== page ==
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HomeAircraftHelicopterAerial Photography and Video › Scale Pictures
01-17-2009 03:41 AM  9 years agoPost 1
Jaymac26

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Okotoks, Alberta - Canada

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Hello
DO any of you guys do scale photos? I was asked if I could do some in the spring but I was not sure if I could. Is there a lot to these type of photos

Jason McKay

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01-17-2009 05:59 AM  9 years agoPost 2
BigguyOz

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Forster, New South Wales, Australia

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What do you mean by scale photos?

Tony Stott

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01-18-2009 05:55 AM  9 years agoPost 3
iskoos

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Orlando, FL

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I guess he is talking about looking straight(90 degress) down and taking shots from certain altitudes Tony.
That way you can have scaled images. Unlike what AP guys typically do...

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01-19-2009 12:26 AM  9 years agoPost 4
Jaymac26

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Okotoks, Alberta - Canada

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Yeah I talked to a company that developes land and sub divisions and they wanted some pictures from the air so they can see what each lot was going to look like. The scale part was for surveying measurements to get a drawning from the engineers.

Jason McKay

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01-19-2009 02:24 AM  9 years agoPost 5
iskoos

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Orlando, FL

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You know every picture you take will have sort of a scale as long as you look straight down. But it will be an odd scale. You can find the scale factor by comparing a distance between two points to the actual distance.
It is very easy if you know CAD

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01-19-2009 04:38 AM  9 years agoPost 6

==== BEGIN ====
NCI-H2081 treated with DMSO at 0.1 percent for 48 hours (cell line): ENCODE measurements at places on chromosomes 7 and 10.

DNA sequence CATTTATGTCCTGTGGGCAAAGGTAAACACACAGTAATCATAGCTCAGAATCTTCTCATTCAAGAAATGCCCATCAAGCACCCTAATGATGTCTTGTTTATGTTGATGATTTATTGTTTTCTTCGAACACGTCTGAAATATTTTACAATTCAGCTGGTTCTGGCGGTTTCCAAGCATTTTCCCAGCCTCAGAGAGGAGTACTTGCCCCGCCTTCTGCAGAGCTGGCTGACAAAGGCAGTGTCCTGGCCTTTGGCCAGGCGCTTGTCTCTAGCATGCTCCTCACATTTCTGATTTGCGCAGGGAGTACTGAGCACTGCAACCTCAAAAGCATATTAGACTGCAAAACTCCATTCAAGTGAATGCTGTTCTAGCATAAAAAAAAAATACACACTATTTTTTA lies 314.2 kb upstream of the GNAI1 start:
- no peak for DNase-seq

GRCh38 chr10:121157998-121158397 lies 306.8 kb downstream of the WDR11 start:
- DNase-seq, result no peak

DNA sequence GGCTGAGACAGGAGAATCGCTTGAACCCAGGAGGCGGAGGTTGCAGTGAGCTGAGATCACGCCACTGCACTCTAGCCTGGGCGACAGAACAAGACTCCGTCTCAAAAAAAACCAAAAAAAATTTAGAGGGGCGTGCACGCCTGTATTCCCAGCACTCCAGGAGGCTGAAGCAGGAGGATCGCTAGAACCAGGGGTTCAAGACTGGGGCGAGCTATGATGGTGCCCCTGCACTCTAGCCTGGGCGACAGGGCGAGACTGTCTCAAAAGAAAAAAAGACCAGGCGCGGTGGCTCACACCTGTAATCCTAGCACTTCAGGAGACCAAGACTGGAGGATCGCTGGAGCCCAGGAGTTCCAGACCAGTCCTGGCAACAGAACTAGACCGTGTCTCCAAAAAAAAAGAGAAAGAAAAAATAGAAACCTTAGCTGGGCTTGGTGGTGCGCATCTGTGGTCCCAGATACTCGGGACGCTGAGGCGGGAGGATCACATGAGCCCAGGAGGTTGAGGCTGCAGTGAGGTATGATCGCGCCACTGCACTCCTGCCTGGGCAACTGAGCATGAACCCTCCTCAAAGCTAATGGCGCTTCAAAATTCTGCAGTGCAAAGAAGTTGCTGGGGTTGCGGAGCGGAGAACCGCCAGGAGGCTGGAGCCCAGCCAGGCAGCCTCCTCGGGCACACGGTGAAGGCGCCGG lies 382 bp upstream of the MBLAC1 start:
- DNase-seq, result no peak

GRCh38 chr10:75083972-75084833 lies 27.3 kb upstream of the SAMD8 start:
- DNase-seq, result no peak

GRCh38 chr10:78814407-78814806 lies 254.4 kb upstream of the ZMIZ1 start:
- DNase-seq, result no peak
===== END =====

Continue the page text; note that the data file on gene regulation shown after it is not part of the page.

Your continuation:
BigguyOz

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Forster, New South Wales, Australia

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Sorry if this is a silly question, but what could you gain over just using Google Earth images for verticals? I would have thought that the lower the altitude, the harder to obtain undistorted images at the periphery....

Tony Stott

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01-19-2009 11:37 PM  9 years agoPost 7
Jaymac26

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Okotoks, Alberta - Canada

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I could use google earth. They just wanted some good quality 10 meg pic for some marketing material. I just thought I would ask and see if anyone here has does this before. Thanks for the input.

Jason McKay

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01-20-2009 02:15 AM  9 years agoPost 8
ehx

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Northern Minnesota

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Like anything the amount of effort required depends on exactly what you need to supply.

It sounds like the client wants to make measurements from and/or overlay ground surveyed data on the vertical photo(s). That requires more work. It could be a lot more work depending on the accuracy needed. If you are just supplying the raw vertical photos and the client will worry about removing distortions to make accurate measurements then your job is straightforward. You would want to talk to the person who would be using the photos and decide roughly what should be in each photo and make sure the spatial resolution (pixel size) is good enough. Practice some vertical shots to get an idea about shadows and light during different times of day. Sometimes the most aesthetically pleasing shot isn't the best for making measurements. For example, long shadows might look nice in a brochure, but obscure something you are interested in measuring.

If you need to supply the photo(s) in a format already corrected for distortion (i.e. the client's ground surveyed data lines up nicely on the photos in a CAD or GIS system) then this is a much bigger job. At the low end it's something like iskoos' mentioned where you need accurate, real-world coordinates for several points on each photo and then software to "warp" the photo based on these control points. On the high end you are creating full-blown orthophotos (do a Google search for details). Either way it's not a skill you pick up in a couple of weeks.

If you will be taking some brochure and/or general planning shots ask to talk to the engineering or CAD guys about supplying the raw verticals. You might be able to make a little more money.

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01-20-2009 11:19 PM  9 years agoPost 9
Jaymac26

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Okotoks, Alberta - Canada

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Thanks Ehx
That answers the questions i was asking perfectly. I thought there might be a lot involved. I will talk to them and see what the y are after.

Jason McKay

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